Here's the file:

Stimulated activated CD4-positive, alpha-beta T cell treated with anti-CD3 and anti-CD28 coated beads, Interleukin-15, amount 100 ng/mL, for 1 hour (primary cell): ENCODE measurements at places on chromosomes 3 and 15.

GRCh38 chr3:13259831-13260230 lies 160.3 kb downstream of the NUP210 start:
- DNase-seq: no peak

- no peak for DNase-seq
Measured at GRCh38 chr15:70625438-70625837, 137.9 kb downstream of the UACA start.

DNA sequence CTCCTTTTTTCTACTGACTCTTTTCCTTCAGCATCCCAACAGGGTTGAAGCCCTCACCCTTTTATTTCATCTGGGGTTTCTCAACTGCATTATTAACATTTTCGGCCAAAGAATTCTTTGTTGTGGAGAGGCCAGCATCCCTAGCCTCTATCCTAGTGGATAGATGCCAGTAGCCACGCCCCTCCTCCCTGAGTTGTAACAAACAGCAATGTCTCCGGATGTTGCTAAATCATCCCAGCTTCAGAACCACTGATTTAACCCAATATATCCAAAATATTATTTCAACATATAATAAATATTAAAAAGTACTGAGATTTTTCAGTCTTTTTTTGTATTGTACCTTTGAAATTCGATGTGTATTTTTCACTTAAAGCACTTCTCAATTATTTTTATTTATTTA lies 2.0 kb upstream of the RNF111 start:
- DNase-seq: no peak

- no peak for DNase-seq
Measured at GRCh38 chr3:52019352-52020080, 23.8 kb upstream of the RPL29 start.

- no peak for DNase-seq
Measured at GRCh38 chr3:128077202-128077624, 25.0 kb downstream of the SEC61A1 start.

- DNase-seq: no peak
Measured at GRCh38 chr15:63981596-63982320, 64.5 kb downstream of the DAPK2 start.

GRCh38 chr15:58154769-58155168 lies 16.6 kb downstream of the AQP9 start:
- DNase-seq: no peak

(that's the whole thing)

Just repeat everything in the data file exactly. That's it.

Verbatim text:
Stimulated activated CD4-positive, alpha-beta T cell treated with anti-CD3 and anti-CD28 coated beads, Interleukin-15, amount 100 ng/mL, for 1 hour (primary cell): ENCODE measurements at places on chromosomes 3 and 15.

GRCh38 chr3:13259831-13260230 lies 160.3 kb downstream of the NUP210 start:
- DNase-seq: no peak

- no peak for DNase-seq
Measured at GRCh38 chr15:70625438-70625837, 137.9 kb downstream of the UACA start.

DNA sequence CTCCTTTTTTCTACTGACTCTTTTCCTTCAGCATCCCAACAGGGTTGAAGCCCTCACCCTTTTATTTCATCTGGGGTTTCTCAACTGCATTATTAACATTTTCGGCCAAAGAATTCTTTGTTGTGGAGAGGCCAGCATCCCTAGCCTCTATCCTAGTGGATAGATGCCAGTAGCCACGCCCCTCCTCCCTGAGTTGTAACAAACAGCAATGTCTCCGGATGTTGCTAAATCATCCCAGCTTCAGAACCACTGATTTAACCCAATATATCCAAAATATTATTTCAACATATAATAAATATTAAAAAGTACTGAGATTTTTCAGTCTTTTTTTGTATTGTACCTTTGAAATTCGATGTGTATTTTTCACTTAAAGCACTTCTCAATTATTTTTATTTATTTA lies 2.0 kb upstream of the RNF111 start:
- DNase-seq: no peak

- no peak for DNase-seq
Measured at GRCh38 chr3:52019352-52020080, 23.8 kb upstream of the RPL29 start.

- no peak for DNase-seq
Measured at GRCh38 chr3:128077202-128077624, 25.0 kb downstream of the SEC61A1 start.

- DNase-seq: no peak
Measured at GRCh38 chr15:63981596-63982320, 64.5 kb downstream of the DAPK2 start.

GRCh38 chr15:58154769-58155168 lies 16.6 kb downstream of the AQP9 start:
- DNase-seq: no peak